Finally, one issue that usually is involved in all of the others is the mental state of the individual. That is, the person writing the will may be suffering from mental illness, from actual illness, may have been on medication, be senile, or otherwise not have the wherewithal to actually understand what they were doing. It is surprising how often such things occur, for example, an individual suffering from severe dementia with no access to a telephone managing to request and sign a trust document from an attorney, such an example is the perfect time to allege a pure lack of capacity. Read our posts Lack of Capacity and Late-In-Life Wills for more information on capacity.


The burden of proof can make the difference in such cases. The party that is presenting the holographic will to the court has the burden of proving that the person actually executed it - we will talk more about this later when we discuss handwriting. The party that is fighting the will on testamentary or other capacity grounds has the burden of proving those facts.


Signature Requirements - Location and Expression


A signature of the testator is required in order for a holographic will to be valid. If there is no signature the will is not valid. Whether a signature is on the document should be simple but, unfortunately is not. A signature can be found on any part of the document, for example, at the top of the document. Another place that it may be found is in the body of the document, imagine for example that somewhere in the body of the document, say the third line, the following is written by a Mr. John Doe:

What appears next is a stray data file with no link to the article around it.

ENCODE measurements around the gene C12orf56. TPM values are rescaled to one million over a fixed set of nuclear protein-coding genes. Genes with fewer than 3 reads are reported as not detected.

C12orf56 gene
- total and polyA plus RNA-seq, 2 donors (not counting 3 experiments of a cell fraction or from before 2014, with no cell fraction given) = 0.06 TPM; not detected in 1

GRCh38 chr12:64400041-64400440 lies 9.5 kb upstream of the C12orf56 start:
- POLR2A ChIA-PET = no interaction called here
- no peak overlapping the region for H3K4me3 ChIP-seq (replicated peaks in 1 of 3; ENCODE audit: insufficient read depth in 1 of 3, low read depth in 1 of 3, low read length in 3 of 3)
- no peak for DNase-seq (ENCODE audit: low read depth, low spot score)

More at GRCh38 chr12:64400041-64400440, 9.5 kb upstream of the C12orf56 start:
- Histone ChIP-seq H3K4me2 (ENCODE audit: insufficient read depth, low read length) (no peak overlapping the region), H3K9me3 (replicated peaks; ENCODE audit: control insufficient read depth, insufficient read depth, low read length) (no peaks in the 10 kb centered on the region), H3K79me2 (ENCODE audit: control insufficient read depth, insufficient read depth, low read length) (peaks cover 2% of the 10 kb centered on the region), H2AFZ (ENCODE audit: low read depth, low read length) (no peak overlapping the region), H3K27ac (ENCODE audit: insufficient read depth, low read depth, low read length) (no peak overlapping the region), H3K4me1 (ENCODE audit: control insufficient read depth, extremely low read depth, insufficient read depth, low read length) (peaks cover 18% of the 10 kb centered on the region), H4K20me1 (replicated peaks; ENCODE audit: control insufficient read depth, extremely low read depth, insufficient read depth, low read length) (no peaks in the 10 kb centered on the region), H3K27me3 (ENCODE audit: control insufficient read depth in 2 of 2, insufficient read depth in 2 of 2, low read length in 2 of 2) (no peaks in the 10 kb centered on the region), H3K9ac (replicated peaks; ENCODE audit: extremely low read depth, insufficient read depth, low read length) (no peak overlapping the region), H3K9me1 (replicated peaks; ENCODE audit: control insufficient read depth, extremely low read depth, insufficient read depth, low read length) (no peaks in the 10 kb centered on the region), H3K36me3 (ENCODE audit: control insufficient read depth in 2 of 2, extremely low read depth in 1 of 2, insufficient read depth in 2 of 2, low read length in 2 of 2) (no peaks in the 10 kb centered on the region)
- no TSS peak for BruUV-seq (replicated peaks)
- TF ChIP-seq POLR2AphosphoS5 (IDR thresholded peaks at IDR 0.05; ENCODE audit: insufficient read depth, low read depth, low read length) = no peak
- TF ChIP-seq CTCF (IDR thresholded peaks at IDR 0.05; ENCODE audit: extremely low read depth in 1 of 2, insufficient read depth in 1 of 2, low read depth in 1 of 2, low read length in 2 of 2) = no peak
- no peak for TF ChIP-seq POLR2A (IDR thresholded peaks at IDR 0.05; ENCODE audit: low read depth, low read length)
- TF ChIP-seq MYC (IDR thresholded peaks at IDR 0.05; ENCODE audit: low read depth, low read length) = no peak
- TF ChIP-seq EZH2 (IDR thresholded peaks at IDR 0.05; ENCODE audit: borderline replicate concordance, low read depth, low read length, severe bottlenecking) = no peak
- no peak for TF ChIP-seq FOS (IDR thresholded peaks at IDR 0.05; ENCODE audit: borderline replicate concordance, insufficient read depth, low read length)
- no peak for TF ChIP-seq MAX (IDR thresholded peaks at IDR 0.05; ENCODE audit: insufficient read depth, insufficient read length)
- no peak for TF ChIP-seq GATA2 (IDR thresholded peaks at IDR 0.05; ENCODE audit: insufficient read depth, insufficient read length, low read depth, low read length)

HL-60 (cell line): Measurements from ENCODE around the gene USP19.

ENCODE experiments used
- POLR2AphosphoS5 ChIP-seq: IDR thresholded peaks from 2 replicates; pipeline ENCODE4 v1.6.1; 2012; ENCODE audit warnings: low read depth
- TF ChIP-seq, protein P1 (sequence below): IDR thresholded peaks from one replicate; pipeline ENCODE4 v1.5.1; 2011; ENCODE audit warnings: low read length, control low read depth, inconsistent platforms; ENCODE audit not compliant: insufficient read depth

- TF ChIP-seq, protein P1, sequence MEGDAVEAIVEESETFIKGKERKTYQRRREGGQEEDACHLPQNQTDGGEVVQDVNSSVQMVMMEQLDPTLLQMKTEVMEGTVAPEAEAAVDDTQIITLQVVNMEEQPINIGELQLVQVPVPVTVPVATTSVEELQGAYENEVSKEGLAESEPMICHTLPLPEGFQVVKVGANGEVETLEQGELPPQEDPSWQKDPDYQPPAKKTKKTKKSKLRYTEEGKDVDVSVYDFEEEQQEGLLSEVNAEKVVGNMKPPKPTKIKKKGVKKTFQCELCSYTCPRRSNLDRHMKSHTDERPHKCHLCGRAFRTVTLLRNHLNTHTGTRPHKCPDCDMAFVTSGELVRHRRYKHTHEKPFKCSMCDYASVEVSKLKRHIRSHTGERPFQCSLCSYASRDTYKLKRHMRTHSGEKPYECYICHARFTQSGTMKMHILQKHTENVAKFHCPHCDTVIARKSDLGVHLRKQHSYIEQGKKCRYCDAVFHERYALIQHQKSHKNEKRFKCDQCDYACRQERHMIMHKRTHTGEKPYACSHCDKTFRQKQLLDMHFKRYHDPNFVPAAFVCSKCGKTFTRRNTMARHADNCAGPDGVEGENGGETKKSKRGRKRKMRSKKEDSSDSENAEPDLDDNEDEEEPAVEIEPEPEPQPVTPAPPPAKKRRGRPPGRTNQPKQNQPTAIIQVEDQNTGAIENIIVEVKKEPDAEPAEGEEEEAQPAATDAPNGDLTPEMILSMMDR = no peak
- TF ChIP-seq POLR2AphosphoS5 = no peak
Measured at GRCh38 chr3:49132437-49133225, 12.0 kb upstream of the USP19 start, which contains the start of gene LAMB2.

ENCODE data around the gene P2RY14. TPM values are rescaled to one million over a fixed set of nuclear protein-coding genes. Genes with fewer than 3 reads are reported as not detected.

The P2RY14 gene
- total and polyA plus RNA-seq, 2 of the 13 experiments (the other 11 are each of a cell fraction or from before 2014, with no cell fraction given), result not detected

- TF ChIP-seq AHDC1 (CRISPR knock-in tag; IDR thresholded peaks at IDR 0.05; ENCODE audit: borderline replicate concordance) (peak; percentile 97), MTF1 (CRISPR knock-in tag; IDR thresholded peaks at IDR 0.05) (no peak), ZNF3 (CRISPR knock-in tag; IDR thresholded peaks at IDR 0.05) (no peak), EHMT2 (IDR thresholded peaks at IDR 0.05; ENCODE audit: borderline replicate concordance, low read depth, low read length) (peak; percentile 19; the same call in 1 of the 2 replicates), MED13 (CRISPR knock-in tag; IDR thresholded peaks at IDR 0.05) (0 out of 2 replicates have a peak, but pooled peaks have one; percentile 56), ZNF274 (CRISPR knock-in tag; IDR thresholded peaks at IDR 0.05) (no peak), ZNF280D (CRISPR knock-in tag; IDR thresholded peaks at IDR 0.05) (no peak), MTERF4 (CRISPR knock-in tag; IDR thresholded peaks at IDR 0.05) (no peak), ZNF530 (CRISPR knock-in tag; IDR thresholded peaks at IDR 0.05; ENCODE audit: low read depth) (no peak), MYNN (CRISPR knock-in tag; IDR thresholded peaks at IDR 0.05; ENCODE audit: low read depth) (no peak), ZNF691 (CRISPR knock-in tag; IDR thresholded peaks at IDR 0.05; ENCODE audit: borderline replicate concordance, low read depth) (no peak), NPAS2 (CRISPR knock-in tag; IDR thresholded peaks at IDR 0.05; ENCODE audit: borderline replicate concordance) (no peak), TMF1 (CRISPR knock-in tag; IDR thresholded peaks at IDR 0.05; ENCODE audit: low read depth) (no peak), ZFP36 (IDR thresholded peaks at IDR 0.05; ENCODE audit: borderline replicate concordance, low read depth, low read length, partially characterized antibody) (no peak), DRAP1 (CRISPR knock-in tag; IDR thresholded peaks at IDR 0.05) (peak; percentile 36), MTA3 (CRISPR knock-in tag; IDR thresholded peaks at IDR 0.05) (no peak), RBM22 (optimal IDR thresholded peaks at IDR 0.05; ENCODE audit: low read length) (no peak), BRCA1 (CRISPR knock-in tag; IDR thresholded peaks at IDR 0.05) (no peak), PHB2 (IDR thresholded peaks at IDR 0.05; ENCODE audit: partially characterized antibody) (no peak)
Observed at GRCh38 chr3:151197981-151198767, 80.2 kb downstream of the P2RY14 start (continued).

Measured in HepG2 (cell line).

"Jane Doe, granddaughter of myself, Mr. John Doe, shall inherit the family house."


Is the written name of the person executing the document in their own hand a signature, that is in the above where Mr. John Doe writes his own name is that considered a signature? The answer here is maybe not. If the will completely disposed of all of the property then yes, if it did not then possibly no.


In order for a signature to make a valid holographic instrument it must be made with the "intention of authenticating or executing the instrument as his will." (See Estate of Kinney, 16 Cal.2d 50, 53.) In such cases the court tends to look a variety of facts in order to determine if the will is the final and complete expression of the decedent.


A good practice with holographic wills is to always review the original document. The original document is put on file with the court. In most cases a scan of the document is what everyone works off of. However, the scan is likely to miss incredibly important details of the original document that can have an effect on the outcome of any litigation. For example, whether there is evidence of a back page based on ink seep, whether the document was penned using multiple instruments based on ink color, what type of paper was it written on - a scan of a napkin may look similar to that of heavy-weight paper. All of these are factors that can either help to prove up the will or that can be used as evidence against it.


Material Provisions Must Be In The Testator's Writing


Often the simplest issues are overlooked, for example, the question should always be asked, is the will in the testator's handwriting? Imagine this scenario, your great uncle dies and you are named in the holographic will as receiving $5,000, but a prior will left you stock valued at $650,000. Now you receive a notice that a holographic will is attempting to be probated by a cousin, you look at the document but do not know the handwriting of your great aunt and there is a declaration that says that the writing is truly hers that has been executed under the penalty of perjury.